Not What My Hands Have Done (I Cast It All Away)

Faith and Life Here’s a snippet of  B.B. Warfield’s outstanding exposition of Philippians 3.9 found in Faith and Life (reblogged from July 22, 2011).

“All that he [Paul] is, all that he has sought after, all that he has done – though from a fleshly point of view far superior to what most men can appeal to – all, all, he counts (not merely useless but) loss, all one mass of loss, to be cast away and buried in the sea, ‘that he may gain Christ and be found in him.’  On the one side stand all human works – they are all loss.  On the other hand stands Christ – he is all in all.  That is the contrast.”

“The contrast is between the righteousness which a man can make for himself and the righteousness that a God gives him.  And the contrast is absolute.  On the one, in the height and the breadth of its whole idea – we cannot exaggerate here – Paul pours contempt, as a basis or, nay, even the least part of the basis, of salvation.  On the other, exclusively, he bases the totality of salvation.  The outcome is, that not merely polemically but alien righteousness, with the express exclusion of every item of our own righteousness.  The whole contents of the passage demands this as Paul’s fundamental thought.”

“The gospel, to Paul, consists precisely in this: that we do nothing to earn our salvation or to secure it for ourselves.  God in Christ does it all.”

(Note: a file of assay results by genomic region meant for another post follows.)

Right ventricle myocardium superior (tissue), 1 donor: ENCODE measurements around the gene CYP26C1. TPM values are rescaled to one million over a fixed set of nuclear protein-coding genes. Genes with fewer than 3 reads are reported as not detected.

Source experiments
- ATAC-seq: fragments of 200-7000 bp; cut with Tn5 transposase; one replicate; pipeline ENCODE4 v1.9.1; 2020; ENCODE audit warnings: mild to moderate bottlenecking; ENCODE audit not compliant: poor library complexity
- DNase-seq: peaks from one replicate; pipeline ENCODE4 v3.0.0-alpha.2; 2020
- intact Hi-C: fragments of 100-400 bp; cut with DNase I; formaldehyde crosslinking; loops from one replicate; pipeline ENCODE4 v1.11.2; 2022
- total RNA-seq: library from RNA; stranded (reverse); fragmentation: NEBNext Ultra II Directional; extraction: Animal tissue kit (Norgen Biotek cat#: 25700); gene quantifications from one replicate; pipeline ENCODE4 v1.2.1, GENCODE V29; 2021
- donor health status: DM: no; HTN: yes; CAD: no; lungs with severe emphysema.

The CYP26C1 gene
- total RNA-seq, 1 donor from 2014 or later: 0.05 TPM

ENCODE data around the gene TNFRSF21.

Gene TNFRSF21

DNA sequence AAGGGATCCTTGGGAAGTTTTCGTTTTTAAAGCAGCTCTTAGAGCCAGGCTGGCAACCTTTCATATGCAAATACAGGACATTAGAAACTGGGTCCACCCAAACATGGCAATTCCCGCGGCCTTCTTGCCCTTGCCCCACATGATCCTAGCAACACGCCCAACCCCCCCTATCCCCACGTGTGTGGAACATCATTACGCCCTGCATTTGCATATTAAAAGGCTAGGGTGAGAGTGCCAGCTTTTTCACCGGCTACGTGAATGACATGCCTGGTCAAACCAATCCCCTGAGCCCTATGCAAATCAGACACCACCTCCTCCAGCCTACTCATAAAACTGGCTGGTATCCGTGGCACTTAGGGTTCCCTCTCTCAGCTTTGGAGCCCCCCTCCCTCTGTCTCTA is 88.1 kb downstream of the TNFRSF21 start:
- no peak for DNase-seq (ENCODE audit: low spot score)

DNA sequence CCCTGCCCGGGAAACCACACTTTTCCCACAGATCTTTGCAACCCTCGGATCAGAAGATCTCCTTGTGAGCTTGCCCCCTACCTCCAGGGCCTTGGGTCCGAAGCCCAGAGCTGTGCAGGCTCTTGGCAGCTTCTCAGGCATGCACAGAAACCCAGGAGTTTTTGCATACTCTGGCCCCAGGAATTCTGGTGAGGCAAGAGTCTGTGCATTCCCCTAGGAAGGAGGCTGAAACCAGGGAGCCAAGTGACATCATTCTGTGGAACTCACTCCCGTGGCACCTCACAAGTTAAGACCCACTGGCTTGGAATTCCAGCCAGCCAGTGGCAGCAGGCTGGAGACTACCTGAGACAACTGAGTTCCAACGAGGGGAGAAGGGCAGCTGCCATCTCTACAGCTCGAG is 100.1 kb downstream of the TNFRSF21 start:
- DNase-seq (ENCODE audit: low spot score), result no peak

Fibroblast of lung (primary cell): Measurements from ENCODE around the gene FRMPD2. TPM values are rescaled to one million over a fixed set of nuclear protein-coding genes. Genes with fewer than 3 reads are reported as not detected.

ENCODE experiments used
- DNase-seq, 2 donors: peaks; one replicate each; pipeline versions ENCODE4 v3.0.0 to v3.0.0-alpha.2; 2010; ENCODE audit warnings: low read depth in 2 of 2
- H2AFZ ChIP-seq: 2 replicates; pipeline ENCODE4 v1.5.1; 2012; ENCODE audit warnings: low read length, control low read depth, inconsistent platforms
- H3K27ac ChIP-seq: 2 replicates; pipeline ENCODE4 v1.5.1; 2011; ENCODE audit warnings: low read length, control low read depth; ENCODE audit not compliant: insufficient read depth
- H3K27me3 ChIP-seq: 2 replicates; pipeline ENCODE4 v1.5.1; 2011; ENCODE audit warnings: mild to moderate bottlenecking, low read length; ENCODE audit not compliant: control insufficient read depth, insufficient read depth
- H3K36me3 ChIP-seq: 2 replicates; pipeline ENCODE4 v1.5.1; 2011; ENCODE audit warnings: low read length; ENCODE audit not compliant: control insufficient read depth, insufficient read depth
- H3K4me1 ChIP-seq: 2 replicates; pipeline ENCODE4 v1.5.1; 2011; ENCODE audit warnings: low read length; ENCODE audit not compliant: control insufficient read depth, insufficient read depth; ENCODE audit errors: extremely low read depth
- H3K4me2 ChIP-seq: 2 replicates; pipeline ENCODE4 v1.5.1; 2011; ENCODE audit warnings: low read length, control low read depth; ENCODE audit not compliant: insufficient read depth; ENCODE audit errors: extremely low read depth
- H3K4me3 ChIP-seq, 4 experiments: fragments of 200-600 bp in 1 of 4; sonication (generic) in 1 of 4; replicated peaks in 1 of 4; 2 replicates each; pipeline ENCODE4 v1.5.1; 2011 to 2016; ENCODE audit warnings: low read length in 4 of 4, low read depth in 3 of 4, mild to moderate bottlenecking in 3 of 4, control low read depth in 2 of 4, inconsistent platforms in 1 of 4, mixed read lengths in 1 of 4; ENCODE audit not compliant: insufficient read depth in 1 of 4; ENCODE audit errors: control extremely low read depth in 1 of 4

“It must be faith or works; it can never be faith and works.  And the fundamental exhortation which we must ever be giving our souls is clearly expressed in the words of the hymn, ‘Cast your deadly doing down.’  Only when that is completely done is it really Christ only, Christ all in all, with us; only then, do we obey fully Paul’s final exhortation: ‘let your joy be in the Lord.’  Only then do we renounce utterly ‘our own righteousness, that out of law,’ and rest solely on ‘that which is through faith in Christ, the righteousness of God on [by] faith.’”

What a great way to explain Paul’s teaching of sola fide and solus Christus – and what a comfort the gospel is, knowing that salvation belongs totally to the Lord, from start to finish, from beginning to end.

rev shane lems


3 comments on “Not What My Hands Have Done (I Cast It All Away)

  1. dsanger says:

    “It is Finished” Wow, what a great hymn–wish it were in our hymnal. Maybe then we’d hear less about Christianity as “do, do” religion. Here’s the complete text:

    Nothing, either great or small—
    Nothing, sinner, no;
    Jesus died and paid it all,
    Long, long ago.


    “It is finished!” yes, indeed,
    Finished, ev’ry jot;
    Sinner, this is all you need,
    Tell me, is it not?


    When He, from His lofty throne,
    Stooped to do and die,
    Ev’rything was fully done;
    Hearken to His cry!


    Weary, working, burdened one,
    Wherefore toil you so?
    Cease your doing; all was done
    Long, long ago.


    Till to Jesus’ work you cling
    By a simple faith,
    “Doing” is a deadly thing—
    “Doing” ends in death.


    Cast your deadly “doing” down—
    Down at Jesus’ feet;
    Stand in Him, in Him alone,
    Gloriously complete.


  2. Monty Ledford says:

    Great Warfiled quote and great hymn. Warfield has a sort of sovereign confidence in the truths of the Gospel, unintimidated by counter claims of asserted scholarship, which is very gratifying. He also has a elevated, somewhat heavy, but no overdone precision of style that is a pleasure to read.
    His best stuff is his polemics; there his massive erudition and unflappable style delivers the occasional ironic put-down with devastating effect–an irony he usually does not permit himself in his positive exposition of doctrine. His book on miracles is a case in point–as also, are his volumes on perfectionism. Some of this material is pretty funny.


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